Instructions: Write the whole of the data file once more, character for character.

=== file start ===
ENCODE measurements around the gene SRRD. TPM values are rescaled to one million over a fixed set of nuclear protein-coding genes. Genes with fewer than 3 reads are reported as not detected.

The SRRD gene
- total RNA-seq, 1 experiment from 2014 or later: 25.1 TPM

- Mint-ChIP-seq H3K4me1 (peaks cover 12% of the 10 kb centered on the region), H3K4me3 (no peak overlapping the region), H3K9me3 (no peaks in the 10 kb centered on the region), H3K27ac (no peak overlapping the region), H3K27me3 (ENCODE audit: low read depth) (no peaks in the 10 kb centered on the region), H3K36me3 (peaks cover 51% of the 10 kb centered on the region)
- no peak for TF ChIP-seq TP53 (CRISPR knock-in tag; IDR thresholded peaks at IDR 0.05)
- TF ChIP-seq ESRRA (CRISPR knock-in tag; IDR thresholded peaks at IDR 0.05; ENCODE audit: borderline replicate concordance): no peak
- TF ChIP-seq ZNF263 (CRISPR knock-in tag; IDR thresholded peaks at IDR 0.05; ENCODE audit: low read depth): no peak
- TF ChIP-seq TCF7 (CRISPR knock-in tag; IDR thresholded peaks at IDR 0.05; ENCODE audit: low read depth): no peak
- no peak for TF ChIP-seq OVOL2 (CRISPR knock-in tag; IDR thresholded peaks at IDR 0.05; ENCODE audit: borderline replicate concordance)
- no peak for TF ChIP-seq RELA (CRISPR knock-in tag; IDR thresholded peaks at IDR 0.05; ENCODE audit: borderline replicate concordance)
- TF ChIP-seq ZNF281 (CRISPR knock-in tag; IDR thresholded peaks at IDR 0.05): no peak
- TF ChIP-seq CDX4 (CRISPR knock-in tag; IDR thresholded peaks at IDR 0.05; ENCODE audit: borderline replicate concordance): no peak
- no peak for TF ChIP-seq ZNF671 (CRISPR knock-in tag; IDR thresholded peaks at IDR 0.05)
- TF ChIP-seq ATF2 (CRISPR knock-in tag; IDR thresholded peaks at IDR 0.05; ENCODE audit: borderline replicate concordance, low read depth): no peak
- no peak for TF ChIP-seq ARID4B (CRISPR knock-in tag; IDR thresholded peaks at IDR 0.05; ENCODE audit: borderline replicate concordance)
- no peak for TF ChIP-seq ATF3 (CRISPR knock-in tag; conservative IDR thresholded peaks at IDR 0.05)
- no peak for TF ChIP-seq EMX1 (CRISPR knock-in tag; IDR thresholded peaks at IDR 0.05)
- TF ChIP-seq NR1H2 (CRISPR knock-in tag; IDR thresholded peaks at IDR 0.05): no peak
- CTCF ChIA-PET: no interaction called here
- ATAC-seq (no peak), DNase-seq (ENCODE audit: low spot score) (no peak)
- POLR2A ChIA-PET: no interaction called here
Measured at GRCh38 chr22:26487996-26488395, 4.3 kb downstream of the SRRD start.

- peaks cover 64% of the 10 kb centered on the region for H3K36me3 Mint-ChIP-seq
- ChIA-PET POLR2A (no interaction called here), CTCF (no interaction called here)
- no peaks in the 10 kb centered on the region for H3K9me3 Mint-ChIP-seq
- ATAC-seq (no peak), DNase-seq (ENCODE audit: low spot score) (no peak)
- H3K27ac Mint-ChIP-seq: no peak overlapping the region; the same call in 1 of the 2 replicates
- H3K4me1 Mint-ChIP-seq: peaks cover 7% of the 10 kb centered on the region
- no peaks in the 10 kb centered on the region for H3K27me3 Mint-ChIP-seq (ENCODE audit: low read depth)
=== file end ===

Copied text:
ENCODE measurements around the gene SRRD. TPM values are rescaled to one million over a fixed set of nuclear protein-coding genes. Genes with fewer than 3 reads are reported as not detected.

The SRRD gene
- total RNA-seq, 1 experiment from 2014 or later: 25.1 TPM

- Mint-ChIP-seq H3K4me1 (peaks cover 12% of the 10 kb centered on the region), H3K4me3 (no peak overlapping the region), H3K9me3 (no peaks in the 10 kb centered on the region), H3K27ac (no peak overlapping the region), H3K27me3 (ENCODE audit: low read depth) (no peaks in the 10 kb centered on the region), H3K36me3 (peaks cover 51% of the 10 kb centered on the region)
- no peak for TF ChIP-seq TP53 (CRISPR knock-in tag; IDR thresholded peaks at IDR 0.05)
- TF ChIP-seq ESRRA (CRISPR knock-in tag; IDR thresholded peaks at IDR 0.05; ENCODE audit: borderline replicate concordance): no peak
- TF ChIP-seq ZNF263 (CRISPR knock-in tag; IDR thresholded peaks at IDR 0.05; ENCODE audit: low read depth): no peak
- TF ChIP-seq TCF7 (CRISPR knock-in tag; IDR thresholded peaks at IDR 0.05; ENCODE audit: low read depth): no peak
- no peak for TF ChIP-seq OVOL2 (CRISPR knock-in tag; IDR thresholded peaks at IDR 0.05; ENCODE audit: borderline replicate concordance)
- no peak for TF ChIP-seq RELA (CRISPR knock-in tag; IDR thresholded peaks at IDR 0.05; ENCODE audit: borderline replicate concordance)
- TF ChIP-seq ZNF281 (CRISPR knock-in tag; IDR thresholded peaks at IDR 0.05): no peak
- TF ChIP-seq CDX4 (CRISPR knock-in tag; IDR thresholded peaks at IDR 0.05; ENCODE audit: borderline replicate concordance): no peak
- no peak for TF ChIP-seq ZNF671 (CRISPR knock-in tag; IDR thresholded peaks at IDR 0.05)
- TF ChIP-seq ATF2 (CRISPR knock-in tag; IDR thresholded peaks at IDR 0.05; ENCODE audit: borderline replicate concordance, low read depth): no peak
- no peak for TF ChIP-seq ARID4B (CRISPR knock-in tag; IDR thresholded peaks at IDR 0.05; ENCODE audit: borderline replicate concordance)
- no peak for TF ChIP-seq ATF3 (CRISPR knock-in tag; conservative IDR thresholded peaks at IDR 0.05)
- no peak for TF ChIP-seq EMX1 (CRISPR knock-in tag; IDR thresholded peaks at IDR 0.05)
- TF ChIP-seq NR1H2 (CRISPR knock-in tag; IDR thresholded peaks at IDR 0.05): no peak
- CTCF ChIA-PET: no interaction called here
- ATAC-seq (no peak), DNase-seq (ENCODE audit: low spot score) (no peak)
- POLR2A ChIA-PET: no interaction called here
Measured at GRCh38 chr22:26487996-26488395, 4.3 kb downstream of the SRRD start.

- peaks cover 64% of the 10 kb centered on the region for H3K36me3 Mint-ChIP-seq
- ChIA-PET POLR2A (no interaction called here), CTCF (no interaction called here)
- no peaks in the 10 kb centered on the region for H3K9me3 Mint-ChIP-seq
- ATAC-seq (no peak), DNase-seq (ENCODE audit: low spot score) (no peak)
- H3K27ac Mint-ChIP-seq: no peak overlapping the region; the same call in 1 of the 2 replicates
- H3K4me1 Mint-ChIP-seq: peaks cover 7% of the 10 kb centered on the region
- no peaks in the 10 kb centered on the region for H3K27me3 Mint-ChIP-seq (ENCODE audit: low read depth)